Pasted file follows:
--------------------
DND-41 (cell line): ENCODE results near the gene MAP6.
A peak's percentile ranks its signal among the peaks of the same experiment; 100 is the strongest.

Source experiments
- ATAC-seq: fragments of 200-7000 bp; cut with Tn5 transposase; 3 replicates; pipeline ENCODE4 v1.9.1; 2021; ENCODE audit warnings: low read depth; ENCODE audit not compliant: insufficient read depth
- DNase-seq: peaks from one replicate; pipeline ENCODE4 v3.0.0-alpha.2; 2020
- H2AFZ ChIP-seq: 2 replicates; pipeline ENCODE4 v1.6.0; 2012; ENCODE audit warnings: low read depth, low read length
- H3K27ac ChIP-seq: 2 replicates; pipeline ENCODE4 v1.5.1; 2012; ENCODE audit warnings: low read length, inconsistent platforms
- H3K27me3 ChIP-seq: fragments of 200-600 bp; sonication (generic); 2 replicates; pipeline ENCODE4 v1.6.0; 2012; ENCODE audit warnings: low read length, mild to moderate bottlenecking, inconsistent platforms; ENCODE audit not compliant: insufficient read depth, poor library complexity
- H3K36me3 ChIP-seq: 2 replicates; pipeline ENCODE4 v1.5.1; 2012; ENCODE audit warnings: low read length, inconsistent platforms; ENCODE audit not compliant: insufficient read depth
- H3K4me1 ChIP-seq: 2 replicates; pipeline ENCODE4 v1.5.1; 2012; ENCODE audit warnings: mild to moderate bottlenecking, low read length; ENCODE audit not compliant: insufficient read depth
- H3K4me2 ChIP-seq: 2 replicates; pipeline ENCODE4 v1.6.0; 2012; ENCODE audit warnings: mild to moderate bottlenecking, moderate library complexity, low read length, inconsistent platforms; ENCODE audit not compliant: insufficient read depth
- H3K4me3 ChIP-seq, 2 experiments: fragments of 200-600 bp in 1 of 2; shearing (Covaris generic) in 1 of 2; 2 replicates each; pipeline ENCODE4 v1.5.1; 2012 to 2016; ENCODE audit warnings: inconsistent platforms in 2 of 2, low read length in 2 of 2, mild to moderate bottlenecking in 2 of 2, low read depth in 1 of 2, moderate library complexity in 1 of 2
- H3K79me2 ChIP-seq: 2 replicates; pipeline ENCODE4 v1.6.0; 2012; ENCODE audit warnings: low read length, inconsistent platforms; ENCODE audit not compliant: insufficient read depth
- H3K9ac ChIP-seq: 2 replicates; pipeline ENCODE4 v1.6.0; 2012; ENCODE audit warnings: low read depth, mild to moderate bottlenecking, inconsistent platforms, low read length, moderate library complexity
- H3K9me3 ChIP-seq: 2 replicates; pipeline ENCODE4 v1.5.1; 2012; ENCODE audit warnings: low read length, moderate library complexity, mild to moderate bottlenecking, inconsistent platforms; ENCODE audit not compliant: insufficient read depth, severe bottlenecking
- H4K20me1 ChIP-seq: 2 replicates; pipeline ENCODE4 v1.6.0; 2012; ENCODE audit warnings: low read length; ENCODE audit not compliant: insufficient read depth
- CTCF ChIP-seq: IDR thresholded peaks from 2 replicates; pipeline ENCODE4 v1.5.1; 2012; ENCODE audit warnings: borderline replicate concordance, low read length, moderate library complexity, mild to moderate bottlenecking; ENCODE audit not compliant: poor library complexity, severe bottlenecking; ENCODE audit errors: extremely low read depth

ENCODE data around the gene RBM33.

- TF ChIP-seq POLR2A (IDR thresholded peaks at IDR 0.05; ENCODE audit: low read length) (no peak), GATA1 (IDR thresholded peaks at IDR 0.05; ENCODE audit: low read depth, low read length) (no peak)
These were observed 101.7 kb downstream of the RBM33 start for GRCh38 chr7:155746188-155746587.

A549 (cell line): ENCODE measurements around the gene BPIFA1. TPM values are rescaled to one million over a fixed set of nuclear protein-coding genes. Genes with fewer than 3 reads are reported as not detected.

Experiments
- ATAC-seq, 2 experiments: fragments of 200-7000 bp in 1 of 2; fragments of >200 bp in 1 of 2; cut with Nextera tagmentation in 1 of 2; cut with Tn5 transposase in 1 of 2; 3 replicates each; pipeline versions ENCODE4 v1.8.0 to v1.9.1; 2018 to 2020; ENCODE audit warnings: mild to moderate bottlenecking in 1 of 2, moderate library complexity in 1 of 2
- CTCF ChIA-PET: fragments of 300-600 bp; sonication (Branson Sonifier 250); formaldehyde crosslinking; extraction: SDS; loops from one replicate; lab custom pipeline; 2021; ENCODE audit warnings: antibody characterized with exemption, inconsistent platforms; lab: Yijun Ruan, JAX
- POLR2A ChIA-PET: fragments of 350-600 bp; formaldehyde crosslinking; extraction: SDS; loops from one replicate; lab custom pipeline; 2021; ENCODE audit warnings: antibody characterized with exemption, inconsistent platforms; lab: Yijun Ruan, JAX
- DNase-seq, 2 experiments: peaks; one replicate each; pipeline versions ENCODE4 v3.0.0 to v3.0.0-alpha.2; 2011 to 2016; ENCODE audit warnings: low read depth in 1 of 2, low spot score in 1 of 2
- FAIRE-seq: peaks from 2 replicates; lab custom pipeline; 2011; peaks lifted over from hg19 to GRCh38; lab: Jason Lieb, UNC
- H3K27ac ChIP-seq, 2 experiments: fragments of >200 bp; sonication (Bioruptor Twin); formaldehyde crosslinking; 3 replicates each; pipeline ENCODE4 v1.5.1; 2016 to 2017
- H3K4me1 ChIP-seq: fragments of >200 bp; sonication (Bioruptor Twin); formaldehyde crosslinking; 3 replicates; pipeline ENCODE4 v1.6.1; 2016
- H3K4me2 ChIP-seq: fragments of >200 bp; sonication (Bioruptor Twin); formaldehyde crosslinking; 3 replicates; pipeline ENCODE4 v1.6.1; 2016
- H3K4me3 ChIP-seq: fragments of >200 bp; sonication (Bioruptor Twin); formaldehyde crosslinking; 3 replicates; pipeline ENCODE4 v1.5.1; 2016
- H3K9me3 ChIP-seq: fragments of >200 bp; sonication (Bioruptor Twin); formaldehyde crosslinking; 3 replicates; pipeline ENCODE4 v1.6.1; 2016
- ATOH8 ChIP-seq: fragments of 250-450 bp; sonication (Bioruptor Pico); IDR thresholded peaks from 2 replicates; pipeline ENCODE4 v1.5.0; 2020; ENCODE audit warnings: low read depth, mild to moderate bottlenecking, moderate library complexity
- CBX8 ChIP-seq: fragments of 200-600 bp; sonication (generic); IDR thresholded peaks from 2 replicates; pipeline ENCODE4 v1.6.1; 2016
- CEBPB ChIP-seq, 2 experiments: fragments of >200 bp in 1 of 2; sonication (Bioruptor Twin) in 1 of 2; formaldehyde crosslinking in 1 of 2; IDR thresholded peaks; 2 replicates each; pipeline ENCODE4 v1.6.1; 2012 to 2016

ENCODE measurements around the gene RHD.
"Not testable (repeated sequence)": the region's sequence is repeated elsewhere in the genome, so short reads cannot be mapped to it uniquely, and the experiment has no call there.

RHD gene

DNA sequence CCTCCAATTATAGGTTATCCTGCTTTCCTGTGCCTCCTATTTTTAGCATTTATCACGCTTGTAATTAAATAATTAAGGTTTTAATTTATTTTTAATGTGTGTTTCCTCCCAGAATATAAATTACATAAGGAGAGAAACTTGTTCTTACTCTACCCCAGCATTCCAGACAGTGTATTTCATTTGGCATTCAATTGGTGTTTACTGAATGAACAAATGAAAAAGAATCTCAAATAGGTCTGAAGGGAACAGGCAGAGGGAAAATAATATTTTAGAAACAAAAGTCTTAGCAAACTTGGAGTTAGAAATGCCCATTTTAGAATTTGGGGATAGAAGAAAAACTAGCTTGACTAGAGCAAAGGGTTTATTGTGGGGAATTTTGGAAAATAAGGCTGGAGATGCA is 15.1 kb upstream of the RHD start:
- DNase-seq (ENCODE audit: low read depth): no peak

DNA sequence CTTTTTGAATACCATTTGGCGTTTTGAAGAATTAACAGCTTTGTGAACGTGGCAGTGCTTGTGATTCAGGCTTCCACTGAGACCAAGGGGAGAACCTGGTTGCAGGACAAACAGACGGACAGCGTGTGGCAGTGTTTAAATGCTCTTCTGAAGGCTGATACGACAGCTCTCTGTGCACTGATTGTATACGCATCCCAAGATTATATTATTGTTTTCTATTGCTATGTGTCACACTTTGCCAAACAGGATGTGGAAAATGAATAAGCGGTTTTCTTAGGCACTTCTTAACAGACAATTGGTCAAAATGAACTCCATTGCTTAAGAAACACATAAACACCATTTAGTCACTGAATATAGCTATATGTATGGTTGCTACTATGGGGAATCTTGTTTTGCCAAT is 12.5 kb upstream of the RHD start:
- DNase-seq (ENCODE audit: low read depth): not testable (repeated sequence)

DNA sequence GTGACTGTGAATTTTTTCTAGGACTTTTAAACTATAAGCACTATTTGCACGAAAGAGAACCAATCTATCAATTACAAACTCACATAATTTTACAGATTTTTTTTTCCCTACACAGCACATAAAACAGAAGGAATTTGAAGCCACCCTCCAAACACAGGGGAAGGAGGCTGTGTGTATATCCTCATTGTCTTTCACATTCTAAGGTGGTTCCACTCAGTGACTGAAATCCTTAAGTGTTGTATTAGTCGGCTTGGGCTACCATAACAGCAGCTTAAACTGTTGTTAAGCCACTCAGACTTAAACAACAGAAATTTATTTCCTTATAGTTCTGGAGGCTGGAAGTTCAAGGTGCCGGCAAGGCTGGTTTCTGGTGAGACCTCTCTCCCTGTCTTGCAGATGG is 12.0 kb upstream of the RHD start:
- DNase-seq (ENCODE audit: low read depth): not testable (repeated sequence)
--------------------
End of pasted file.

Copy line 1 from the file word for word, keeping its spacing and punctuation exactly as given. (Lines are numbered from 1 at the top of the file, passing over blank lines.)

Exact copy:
DND-41 (cell line): ENCODE results near the gene MAP6.